Flashback Friday: “The Story Lighter”

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This week’s Flashback Friday post is the only fantasy story I’ve ever written. It is not at all in my normal writing repertoire, but I have always liked it. I hope you enjoy it as well, and, if you do, please leave me a comment! 

The Story Lighter

 

The autumn wind swept through the empty village, stirring the dried grasses along the path. The trees, nearly bare of their summer clothes, groaned under the weight of the night sky. Moonlight cast a pale glow on their naked trunks. The air was eerie and ethereal and heavy with the unsung songs of the night.

In the center of the forest, the worn path gradually widened until the hard-packed earth disappeared beneath the discarded dresses of the maples and oaks. The villagers had crowded into the clearing, shoulder to shoulder in the open air. Another year had passed, and tonight was the night they had been waiting for. A low murmur rippled through the crowd, rising and falling with the breath of the wind.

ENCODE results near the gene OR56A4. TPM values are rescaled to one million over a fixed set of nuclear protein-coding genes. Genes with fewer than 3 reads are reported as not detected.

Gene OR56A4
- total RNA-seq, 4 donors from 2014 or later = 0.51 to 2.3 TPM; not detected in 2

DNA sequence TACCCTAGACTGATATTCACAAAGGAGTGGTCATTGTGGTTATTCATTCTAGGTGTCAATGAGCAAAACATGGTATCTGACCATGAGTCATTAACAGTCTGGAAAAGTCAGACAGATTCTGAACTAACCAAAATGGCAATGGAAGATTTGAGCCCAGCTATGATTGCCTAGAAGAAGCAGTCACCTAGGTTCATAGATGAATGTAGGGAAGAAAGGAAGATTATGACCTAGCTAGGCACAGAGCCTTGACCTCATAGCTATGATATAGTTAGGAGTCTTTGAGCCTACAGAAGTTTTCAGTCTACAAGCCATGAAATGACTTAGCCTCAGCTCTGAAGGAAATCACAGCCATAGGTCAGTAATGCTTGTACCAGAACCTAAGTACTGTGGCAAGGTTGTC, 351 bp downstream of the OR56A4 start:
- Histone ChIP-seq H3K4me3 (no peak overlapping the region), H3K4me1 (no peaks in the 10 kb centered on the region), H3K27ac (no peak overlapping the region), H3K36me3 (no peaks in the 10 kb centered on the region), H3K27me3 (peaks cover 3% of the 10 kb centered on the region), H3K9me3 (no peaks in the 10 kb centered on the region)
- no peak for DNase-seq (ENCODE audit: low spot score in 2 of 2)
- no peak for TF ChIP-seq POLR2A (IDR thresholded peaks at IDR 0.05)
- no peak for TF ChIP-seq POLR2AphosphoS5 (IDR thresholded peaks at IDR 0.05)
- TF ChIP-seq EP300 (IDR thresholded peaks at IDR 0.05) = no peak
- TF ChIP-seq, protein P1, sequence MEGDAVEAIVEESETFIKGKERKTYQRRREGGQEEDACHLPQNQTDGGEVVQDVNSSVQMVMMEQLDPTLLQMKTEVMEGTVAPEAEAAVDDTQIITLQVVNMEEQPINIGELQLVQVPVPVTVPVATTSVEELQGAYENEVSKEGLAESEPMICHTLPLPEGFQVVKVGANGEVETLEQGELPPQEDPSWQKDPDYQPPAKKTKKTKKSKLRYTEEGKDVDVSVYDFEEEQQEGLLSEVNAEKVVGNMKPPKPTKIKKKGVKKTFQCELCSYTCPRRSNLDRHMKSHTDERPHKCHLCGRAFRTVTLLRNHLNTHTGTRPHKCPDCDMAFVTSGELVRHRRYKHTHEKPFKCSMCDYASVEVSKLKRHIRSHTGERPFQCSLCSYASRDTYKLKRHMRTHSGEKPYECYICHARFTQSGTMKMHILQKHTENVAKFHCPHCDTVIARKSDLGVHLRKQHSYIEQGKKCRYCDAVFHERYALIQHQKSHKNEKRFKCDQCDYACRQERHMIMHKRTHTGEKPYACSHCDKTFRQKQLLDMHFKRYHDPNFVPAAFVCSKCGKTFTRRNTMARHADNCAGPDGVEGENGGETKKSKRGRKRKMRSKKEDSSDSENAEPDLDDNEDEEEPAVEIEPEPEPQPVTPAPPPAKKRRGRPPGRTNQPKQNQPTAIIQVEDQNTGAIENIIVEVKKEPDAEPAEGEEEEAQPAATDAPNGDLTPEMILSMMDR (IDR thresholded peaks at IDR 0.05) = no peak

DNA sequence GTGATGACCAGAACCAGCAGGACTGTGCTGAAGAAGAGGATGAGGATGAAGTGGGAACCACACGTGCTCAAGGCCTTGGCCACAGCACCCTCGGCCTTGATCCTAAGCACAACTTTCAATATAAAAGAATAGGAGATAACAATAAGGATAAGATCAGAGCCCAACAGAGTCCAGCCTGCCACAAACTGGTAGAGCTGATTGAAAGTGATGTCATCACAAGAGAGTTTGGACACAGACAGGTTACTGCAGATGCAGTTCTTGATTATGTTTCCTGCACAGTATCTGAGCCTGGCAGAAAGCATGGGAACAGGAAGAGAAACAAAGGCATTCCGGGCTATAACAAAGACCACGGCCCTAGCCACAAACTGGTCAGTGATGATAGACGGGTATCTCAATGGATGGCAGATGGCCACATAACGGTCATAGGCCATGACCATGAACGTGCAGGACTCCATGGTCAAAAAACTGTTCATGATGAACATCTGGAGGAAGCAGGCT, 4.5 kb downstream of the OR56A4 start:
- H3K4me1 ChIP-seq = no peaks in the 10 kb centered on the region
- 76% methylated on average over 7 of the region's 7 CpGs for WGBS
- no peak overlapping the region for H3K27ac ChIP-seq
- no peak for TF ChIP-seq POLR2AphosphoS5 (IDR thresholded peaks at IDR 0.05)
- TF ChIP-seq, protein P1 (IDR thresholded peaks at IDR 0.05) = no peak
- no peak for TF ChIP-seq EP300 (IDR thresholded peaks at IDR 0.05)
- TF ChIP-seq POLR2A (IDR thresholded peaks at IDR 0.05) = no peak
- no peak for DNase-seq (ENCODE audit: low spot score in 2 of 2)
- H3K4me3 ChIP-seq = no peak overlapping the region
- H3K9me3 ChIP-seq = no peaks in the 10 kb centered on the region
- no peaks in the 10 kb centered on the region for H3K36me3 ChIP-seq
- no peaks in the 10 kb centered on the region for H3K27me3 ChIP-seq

In the middle of the crowd, the elders leaned on their staffs. This age had been difficult, and they tired beneath the burden of their years. They gazed into the faces before them. The harvest was finished, but the weariness remained. This night had not come a moment too soon. The people could not have waited much longer. This was the night they had been longing for.

A young man near the edge of the council called out. “Hush! Everyone…be quiet!”

The chorus of words and whispers melted away as the villagers collectively turned toward the path. Every eye strained to see into the darkness. Every ear was tuned to hear the slightest sound. Gradually, the soft pat’a pat of footfalls on the forest floor came closer and louder.

“She’s coming!” The announcement floated through the crowd. “She’s coming!”

Around the bend hurried a shadowy figure, and suddenly all was quiet. There was no more whispering. No one moved. Even the wind quieted, as the one they had waited for entered the clearing. As if parted by an unseen hand, people stepped out of the way, as the Story Lighter made her way to the center.

The speaker of the harvest council stepped forward. As the most revered of all the elders, Craven wore a golden cord around his waist. From the cord, hung a leather pouch, worn smooth from the many hands which had carried it through the ages. His fingers, withered and bent by time, trembled as he turned the latch, lifted the flap, and reached into the pouch. Craven pulled forth a single, wooden match, and held it high.